Senate May Vote Wednesday on Treaty Promoting Abortion
by Steven Ertelt | Washington, DC | LifeNews.com | 11/26/12 8:01 PM
The Senate may vote on the Convention on the Rights of Persons with Disabilities (CRPD) this week, a measure that has had pro-life advocates concerned for months.
The U.S. already enacted the strongest piece of disabilities legislation in the world but international activists are pushing the measure anyway.
Ton Perkins, the head of the Family Research Council, has previously noted the pro-life concerns, saying abortion advocates put language in the treaty in Article 25 that requires signatories to ‘provide persons with disabilities… free or affordable health care including in the area of sexual and reproductive health and population-based health programs.’”
“Translation: the global community could force America to sanction sterilization or abortion for the disabled–at taxpayer expense” he said. “Sen. Marco Rubio (R-Fla.) tried to neutralize the threat during the mark-up in the Senate Foreign Relations Committee. Unfortunately, his amendment (which would have stopped the treaty from forcing abortion policy on countries that sign) was thwarted by Sen. John Kerry (D-Mass.) after a debate.”
Several pro-life groups are on record opposing the treaty, including Eagle Forum, Family Research Council Action, CitizenLink, Concerned Women for America, Liberty Counsel, and others.
Senate Majority Leader Reid said the Senate would take up the Convention on the Rights of Persons with Disabilities this week, with a cloture vote possible as early as Wednesday. Although there are enough Republican senators to thwart passage, three of its Republicans–Sens. John Barrasso (Wy.), Richard Lugar (Ind.), Johnny Isakson (Ga.)–voted to send the measure to the Senate floor.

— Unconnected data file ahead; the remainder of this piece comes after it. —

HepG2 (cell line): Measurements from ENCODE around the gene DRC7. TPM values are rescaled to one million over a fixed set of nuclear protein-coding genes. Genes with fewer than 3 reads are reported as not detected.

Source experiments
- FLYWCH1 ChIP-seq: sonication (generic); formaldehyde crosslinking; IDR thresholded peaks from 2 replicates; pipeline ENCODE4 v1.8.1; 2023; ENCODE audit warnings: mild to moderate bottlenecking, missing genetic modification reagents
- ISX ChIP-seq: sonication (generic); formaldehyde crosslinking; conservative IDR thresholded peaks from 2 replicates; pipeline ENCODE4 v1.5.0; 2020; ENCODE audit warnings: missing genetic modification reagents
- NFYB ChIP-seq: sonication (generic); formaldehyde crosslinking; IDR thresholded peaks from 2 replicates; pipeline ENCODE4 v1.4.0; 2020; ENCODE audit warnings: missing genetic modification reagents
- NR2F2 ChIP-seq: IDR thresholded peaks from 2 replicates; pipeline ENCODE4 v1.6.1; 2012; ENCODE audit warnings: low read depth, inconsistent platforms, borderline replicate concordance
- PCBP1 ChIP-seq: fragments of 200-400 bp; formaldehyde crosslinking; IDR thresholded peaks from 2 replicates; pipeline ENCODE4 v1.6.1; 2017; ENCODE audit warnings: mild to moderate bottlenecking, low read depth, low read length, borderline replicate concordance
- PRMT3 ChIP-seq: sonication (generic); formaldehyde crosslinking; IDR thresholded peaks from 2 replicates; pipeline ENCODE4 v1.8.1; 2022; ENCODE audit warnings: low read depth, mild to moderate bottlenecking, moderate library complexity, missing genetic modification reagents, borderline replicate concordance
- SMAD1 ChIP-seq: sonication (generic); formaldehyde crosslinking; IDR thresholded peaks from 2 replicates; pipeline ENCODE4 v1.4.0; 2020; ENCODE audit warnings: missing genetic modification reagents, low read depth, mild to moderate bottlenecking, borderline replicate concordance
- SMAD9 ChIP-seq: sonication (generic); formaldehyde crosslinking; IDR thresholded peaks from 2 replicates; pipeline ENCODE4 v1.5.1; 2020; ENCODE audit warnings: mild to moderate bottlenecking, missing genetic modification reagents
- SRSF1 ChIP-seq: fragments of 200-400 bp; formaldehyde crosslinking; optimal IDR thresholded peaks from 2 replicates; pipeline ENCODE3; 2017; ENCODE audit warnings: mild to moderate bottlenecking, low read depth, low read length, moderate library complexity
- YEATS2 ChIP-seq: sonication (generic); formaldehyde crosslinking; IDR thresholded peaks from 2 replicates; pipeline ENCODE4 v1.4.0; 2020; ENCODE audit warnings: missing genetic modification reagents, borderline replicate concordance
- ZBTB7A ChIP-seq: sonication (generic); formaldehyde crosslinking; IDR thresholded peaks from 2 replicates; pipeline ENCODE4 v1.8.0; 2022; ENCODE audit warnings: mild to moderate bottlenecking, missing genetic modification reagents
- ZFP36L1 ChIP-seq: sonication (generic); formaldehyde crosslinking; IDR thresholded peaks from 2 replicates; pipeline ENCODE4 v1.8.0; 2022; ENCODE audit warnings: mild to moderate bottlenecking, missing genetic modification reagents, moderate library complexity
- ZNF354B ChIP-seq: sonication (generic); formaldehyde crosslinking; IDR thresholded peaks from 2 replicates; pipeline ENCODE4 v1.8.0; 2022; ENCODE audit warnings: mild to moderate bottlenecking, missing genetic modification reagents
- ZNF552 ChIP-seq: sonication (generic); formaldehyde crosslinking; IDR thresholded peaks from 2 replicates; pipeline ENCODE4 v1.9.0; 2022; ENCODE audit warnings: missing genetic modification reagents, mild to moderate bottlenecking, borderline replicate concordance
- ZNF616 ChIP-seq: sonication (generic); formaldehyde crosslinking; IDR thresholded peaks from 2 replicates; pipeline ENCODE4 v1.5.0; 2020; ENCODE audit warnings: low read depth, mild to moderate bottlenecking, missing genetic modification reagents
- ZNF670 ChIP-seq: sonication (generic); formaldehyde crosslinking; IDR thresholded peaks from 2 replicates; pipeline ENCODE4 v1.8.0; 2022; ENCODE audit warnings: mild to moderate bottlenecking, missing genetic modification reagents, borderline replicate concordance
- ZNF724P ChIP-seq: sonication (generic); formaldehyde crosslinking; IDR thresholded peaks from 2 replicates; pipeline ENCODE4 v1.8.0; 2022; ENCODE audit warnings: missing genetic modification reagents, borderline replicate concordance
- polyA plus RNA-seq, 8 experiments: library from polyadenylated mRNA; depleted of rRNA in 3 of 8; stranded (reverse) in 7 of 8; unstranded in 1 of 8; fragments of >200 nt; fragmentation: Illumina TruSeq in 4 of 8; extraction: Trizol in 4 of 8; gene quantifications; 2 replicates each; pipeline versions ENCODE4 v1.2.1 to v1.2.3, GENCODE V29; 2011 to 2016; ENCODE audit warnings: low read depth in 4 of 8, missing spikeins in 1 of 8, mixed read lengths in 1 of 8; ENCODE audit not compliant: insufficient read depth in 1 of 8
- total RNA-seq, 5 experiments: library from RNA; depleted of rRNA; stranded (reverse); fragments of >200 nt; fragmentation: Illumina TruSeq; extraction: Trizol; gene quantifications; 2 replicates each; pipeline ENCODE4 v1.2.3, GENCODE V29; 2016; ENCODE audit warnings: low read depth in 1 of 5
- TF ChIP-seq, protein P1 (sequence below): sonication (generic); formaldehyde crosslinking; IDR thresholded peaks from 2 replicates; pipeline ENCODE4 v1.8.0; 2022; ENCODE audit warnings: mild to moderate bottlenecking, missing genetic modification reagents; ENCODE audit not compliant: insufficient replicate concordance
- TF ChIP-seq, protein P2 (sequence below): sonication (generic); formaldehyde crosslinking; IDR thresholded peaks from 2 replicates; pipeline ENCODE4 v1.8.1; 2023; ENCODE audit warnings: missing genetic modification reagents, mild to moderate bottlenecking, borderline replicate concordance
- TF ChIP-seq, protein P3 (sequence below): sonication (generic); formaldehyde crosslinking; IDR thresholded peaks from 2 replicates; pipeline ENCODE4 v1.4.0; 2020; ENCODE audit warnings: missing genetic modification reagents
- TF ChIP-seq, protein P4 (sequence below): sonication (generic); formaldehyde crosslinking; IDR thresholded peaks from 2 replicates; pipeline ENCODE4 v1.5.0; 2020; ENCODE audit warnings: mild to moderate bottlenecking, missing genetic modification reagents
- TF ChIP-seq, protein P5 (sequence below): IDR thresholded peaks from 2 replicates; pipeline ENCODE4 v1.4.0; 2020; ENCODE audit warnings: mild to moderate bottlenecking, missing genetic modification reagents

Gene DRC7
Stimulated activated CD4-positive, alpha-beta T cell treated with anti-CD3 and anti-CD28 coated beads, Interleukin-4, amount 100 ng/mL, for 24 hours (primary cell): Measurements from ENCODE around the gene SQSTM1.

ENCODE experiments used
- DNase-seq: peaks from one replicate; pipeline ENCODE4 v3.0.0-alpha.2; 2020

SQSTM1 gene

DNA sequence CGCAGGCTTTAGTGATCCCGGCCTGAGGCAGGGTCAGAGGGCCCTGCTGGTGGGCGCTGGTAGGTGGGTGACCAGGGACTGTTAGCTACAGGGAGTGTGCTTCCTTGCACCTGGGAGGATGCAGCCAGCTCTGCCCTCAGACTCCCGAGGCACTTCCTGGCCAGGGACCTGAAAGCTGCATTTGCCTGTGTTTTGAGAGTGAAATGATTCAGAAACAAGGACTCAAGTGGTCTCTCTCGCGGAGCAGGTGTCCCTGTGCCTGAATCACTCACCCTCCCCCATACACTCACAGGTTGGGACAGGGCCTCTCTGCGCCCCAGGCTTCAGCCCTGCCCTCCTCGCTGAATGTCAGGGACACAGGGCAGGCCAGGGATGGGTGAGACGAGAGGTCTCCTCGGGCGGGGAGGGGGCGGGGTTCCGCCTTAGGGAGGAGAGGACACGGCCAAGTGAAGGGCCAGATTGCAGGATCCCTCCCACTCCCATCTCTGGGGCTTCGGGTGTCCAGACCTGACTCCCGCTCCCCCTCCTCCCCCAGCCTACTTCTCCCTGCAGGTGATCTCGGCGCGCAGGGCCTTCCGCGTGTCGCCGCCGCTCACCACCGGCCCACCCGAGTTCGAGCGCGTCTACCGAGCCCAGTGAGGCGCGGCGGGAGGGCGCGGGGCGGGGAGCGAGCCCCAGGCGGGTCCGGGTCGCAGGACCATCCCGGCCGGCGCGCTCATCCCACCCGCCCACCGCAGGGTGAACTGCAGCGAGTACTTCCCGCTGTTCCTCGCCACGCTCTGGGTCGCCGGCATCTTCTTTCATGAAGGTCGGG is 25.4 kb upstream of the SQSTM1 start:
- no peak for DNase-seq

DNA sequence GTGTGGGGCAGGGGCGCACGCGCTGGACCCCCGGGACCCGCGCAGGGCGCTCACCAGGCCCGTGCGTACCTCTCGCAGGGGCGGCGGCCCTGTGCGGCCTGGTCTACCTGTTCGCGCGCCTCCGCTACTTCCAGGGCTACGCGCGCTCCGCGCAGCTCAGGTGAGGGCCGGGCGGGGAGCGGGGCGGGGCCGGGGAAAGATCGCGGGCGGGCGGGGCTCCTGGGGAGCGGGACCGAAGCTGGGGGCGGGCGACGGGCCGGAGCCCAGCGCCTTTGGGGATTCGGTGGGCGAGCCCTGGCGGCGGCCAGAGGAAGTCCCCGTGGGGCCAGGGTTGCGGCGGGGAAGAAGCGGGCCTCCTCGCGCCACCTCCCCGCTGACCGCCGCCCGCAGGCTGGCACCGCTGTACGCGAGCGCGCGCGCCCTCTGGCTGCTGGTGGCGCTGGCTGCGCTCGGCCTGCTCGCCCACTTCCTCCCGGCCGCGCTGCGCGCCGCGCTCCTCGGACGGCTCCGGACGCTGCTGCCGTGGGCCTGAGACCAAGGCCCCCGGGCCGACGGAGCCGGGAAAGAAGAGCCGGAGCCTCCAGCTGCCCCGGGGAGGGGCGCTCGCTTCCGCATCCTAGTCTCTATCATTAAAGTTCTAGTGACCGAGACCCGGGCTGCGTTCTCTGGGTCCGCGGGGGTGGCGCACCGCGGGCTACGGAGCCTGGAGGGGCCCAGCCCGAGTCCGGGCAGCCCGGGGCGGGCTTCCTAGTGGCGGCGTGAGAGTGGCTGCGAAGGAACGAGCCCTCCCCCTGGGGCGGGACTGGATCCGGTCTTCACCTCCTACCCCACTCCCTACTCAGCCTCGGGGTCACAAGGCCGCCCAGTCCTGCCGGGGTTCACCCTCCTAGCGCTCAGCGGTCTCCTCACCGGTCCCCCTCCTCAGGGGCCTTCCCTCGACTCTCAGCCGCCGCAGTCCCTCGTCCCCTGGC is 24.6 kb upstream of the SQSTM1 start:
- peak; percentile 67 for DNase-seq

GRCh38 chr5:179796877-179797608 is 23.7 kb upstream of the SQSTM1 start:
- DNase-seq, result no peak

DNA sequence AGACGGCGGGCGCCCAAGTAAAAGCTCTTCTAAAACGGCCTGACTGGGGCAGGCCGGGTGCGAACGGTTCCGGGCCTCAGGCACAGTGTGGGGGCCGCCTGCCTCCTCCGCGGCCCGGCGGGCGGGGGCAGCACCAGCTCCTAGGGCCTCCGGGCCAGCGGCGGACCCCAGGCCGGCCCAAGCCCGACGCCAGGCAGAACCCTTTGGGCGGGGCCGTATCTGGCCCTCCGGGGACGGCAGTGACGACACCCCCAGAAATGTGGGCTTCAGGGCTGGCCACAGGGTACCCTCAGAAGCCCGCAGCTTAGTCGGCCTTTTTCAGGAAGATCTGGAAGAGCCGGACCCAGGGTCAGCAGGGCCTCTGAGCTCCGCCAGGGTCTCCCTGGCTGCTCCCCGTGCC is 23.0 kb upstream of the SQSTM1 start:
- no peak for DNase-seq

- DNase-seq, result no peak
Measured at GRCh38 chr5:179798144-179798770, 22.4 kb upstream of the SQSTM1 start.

By law, the Convention will need 67 votes to pass, which means pro-life advocates need to persuade at least 34 senators to defeat it.
Bill Saunders and Stephanie Maloney have also written about the abortion concerns in the treaty at LifeNews.
The inclusion of the phrase “reproductive health” affords an opportunity for abortion advocates to interpret the terms as a euphemism for “abortion rights” and push for nations to legalize abortion based on the treaty. Indeed, this interpretation of “reproductive health” is the position of the Obama Administration. Secretary of State Hilary Clinton has testified before the House Foreign Affairs Committee to this effect, stating “We happen to think that family planning is an important part of women’s health, and reproductive health includes access to abortion.”
Unwilling to be explicit and clear about its objectives, the pro-abortion faction within the UN has used the realm of disability rights to provide cover for an attempt to interject the right to abortion into an international treaty. If the US ratifies it, the treaty becomes the law of the land, providing a potential abortion back-up for the day the Supreme Court finally overturns Roe v. Wade.
CLICK LIKE IF YOU’RE PRO-LIFE!
Human dignity is not something to be “awarded” on the basis of one’s capacities and abilities. Rather it is inherent and inviolable, part of the very nature of the human person, whatever his or her state of physical and mental development. The dignity of the person is universal, and must be upheld, equally, for all. It is sadly ironic that a treaty aimed at securing recognition of the dignity of some (the disabled) would be written so as to put at jeopardy the dignity of others (the unborn).
The inclusion of Article 25 within the CRPD should prevent the United States Senate from ratifying the treaty. Americans United for Life urges all pro-life supporters to contact their United States Senators and ask them to oppose the United Nations Convention on the Rights of Persons with Disabilities.